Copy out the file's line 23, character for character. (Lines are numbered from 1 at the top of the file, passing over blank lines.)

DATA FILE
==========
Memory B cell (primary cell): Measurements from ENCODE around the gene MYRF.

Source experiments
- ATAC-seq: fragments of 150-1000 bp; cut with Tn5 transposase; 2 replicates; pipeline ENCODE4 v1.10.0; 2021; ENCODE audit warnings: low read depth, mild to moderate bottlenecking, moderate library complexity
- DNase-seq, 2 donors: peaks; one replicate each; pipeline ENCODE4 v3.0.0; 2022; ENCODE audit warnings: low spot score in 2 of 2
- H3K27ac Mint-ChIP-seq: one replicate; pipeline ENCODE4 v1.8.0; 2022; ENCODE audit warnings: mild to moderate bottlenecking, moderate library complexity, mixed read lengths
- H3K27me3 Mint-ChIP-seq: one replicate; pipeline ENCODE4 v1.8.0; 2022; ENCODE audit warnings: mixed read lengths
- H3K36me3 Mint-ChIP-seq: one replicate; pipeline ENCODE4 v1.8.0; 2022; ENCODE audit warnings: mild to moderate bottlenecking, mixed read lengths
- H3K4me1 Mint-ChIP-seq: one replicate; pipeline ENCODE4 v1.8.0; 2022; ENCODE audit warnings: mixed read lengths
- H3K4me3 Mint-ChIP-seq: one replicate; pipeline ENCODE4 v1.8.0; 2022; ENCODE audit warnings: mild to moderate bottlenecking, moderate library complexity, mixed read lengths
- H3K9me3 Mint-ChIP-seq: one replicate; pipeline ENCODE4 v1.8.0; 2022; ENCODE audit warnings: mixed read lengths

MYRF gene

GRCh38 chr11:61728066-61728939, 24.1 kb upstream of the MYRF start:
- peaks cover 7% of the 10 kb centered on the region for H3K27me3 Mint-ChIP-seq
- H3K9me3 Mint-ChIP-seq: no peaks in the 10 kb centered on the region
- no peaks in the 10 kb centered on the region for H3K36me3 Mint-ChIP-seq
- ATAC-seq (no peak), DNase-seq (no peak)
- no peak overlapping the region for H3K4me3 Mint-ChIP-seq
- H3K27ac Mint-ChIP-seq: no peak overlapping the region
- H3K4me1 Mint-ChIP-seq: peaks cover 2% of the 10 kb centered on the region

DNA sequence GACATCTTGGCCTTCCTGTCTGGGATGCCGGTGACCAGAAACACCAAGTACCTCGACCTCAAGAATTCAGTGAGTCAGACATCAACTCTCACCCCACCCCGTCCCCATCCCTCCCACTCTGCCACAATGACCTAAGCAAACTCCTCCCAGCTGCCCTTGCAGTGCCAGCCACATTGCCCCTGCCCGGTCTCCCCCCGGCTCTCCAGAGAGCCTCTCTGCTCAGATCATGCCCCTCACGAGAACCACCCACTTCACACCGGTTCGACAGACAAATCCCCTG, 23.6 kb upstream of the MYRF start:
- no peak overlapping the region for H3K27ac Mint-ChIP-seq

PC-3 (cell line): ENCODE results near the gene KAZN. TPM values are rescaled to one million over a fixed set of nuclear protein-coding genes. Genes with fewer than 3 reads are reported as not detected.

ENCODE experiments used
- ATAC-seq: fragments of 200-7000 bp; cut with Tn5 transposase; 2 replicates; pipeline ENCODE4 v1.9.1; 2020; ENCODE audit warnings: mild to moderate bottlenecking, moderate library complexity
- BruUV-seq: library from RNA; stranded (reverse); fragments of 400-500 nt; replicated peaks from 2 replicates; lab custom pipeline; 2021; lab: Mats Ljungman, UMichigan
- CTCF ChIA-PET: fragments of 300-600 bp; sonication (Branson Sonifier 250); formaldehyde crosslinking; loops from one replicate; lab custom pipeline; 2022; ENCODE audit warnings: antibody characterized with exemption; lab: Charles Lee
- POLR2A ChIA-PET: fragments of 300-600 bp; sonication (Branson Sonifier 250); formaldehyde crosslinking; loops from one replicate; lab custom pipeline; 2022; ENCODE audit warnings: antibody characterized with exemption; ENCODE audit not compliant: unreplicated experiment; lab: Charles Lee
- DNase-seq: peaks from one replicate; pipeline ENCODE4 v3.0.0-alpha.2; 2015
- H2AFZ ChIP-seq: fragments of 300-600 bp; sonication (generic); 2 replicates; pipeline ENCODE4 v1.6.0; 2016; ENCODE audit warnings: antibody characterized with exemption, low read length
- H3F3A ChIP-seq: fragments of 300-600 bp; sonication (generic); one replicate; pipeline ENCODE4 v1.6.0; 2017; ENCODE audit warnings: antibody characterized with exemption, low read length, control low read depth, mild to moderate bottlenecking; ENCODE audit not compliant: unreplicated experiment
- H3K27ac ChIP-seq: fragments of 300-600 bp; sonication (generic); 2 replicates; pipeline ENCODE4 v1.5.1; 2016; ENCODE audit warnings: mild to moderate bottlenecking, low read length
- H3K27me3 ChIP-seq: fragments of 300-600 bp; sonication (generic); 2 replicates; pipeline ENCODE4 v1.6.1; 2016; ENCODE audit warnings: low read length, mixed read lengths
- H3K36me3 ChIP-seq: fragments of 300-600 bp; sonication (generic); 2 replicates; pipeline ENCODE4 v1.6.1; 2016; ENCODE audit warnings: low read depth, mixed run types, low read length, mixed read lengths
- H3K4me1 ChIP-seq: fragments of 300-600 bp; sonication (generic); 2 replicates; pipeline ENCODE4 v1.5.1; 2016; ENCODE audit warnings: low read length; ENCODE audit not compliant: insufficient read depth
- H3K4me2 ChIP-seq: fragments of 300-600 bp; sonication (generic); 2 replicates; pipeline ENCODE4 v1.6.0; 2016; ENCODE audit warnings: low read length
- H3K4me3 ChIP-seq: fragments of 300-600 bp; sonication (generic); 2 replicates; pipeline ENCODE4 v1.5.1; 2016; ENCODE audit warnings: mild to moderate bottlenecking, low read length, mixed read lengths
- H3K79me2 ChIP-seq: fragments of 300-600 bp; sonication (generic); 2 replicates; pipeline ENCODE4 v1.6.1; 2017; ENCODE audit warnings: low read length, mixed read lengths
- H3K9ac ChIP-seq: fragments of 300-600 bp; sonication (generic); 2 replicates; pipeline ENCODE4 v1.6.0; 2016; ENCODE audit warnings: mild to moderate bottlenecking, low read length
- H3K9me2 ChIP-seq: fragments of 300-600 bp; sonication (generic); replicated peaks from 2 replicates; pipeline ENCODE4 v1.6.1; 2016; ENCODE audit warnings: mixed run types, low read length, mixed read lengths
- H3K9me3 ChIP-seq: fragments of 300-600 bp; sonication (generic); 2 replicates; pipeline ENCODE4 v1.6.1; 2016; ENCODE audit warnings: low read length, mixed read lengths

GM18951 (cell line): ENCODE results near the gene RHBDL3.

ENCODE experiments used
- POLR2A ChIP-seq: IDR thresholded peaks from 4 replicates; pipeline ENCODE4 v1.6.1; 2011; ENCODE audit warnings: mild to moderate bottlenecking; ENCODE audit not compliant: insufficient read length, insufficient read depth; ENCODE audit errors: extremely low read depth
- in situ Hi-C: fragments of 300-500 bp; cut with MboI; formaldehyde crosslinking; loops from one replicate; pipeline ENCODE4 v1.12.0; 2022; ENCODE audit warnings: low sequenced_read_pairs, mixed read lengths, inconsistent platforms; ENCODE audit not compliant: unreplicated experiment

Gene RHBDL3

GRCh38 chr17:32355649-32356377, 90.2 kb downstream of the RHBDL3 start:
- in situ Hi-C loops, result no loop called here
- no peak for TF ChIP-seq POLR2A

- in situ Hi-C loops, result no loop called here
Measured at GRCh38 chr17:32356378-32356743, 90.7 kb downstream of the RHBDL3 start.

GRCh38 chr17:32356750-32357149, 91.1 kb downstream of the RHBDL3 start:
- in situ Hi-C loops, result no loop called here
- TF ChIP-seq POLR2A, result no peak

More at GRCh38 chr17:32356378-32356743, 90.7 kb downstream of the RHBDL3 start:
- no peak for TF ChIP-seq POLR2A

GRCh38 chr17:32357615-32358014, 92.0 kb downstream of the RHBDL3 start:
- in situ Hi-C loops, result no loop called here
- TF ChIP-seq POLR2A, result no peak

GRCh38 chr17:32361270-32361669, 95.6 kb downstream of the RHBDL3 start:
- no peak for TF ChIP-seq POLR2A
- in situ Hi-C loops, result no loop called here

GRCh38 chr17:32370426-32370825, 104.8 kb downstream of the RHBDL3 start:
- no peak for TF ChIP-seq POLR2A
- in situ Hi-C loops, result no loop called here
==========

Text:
ENCODE experiments used